SK: The good part is that in Suro's affidavit, he says that he phoned the battalion commander -- well, he used another word for battalion commander -- with Chaplain Yamada on line, so Chaplain Yamada was listening too, that: "I wanted the charges dropped." Those words were very, very important to us. And I believe that that's the thing that turned the whole thing over you know. Because the thing is that he wasn't there to be the accuser at the court-martial. And the two, or the three remaining fellows, what do you call... Tadao Hayashi was killed, of course. The three remaining guys, I don't think that they had any representative, a lawyer, on their side. So they couldn't do anything. And as Shiro said, he didn't plead guilty, but yet on the papers it said he was, he pled guilty to these charges. We sent Suro that paper...

BT: What's that?

SK: The court-martial paper. You didn't know?

BT: You see, there was that one clause that said, "After two years you have to appeal..."

SK: Oh, yeah, yeah.

BT: ...for certain period." That's it. You know, you can't appeal, period. Unless new evidence that wasn't available at that time, you can produce that new evidence. Well, that's why almost everything that we had was--like Chaplain Yamada's conversation, and the Officer (Lt.) Wheatley was going to help -- all the things was apparent during the trial. But it was only that... Suro wasn't there, and we didn't know that outside of what the chaplain said, which was nothing but hearsay because we couldn't prove it, and that's why we appealed in the letter -- that this is new evidence. I guess the first person that looked at it said, "Well, yeah, they didn't have counsel, but they had chance to appeal." You know, "Three months, yeah, but they could have appealed at that time." So once they said you had new evidence, then they could look at the whole thing. Now it counts that you didn't have defense counsel. Yeah, the other thing was -- delayed three months. So that new evidence was critical to the conviction dismissal. See we got the records, the stripes back, you know, on all, everything that we had so far. But that conviction we knew was going to be a tough one. We had to get it dismissed, and we had to find that new, vital evidence.

<End Segment 11> - Copyright © 1998 Densho. All Rights Reserved.

<Begin Segment 12>

TI: And so you realized the response back, that first letter, was more of a technicality, and so you, you decided to have Louise write another letter?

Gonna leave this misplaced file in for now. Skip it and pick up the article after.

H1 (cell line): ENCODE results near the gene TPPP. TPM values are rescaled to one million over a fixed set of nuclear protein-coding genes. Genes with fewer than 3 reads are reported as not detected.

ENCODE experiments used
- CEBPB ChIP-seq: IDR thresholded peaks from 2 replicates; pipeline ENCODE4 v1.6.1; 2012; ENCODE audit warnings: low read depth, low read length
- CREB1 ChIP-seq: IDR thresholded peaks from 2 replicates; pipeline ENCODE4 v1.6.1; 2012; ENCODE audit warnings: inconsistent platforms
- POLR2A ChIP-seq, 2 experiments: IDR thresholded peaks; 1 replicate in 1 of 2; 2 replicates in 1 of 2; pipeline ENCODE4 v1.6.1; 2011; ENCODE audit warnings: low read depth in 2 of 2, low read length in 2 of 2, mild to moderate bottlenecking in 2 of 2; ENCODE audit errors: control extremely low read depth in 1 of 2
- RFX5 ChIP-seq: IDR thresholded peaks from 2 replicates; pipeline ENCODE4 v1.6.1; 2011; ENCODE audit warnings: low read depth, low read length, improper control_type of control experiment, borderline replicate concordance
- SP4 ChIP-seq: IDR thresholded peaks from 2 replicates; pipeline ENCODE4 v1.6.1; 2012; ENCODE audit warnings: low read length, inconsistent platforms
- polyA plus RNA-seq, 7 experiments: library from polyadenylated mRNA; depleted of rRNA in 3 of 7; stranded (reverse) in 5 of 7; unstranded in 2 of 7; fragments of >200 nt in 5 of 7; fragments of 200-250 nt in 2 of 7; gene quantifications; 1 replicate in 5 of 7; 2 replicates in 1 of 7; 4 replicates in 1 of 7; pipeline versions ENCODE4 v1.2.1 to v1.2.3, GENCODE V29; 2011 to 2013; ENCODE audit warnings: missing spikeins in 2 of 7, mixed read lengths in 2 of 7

BT: When she told me they turned down, I know she felt very sad. But I said, "What did they say?" So she read it. I said, "Is that all they said? They didn't tell you why they turned it down?" Well, it just said, "You haven't shown new evidence." If they had said, "Yes, but you could have done this -- " "You know Matsuda said..." "It's too late -- "; or something. "Yeah," I would say, "let's fold it." But when they just say, "No," without giving a good detail, I said, "No, let's appeal it." And I think we had sent appeal in. And I approached the staff at Senator Dan Inouye's office, and she had called the, one of the colonels in the judge advocate general's office. And the colonel said, "Yeah, go ahead, appeal. I don't say it's a routine thing, but it's not unheard of to appeal." So -- made me feel good.

LK: And that last letter turning us down just before we rewrote another letter, was kind of a standard form letter, saying that they could not overturn the court-martial record. They just... not something that's done. So it was kind of a formal, cold letter. So I think this is why we felt that maybe another letter might help.

TI: So Louise, you wrote another letter asking them to please, to reconsider?

LK: Yes.

TI: And take a look at that. Explain what happened when you got, what the response was.

LK: Well, I think it was written October, and in December, their letter was dated December 9th, and I received it on December 15th. And it was like a Christmas present. Just couldn't believe that they would have actually accepted our reasons. And then it was a warm letter. And then with the handwritten note on the bottom that made it just much more personal. And it's hard to explain our emotions.

SK: Even Patsy Mink, she responded to my letter, saying that, "Overturning conviction is very, very hard. The only route may be pardoned by the President, and that is equally hard," she said. So you know, it was kind of hard for us to take. I thought, "Gee, this is the end." But good thing, things...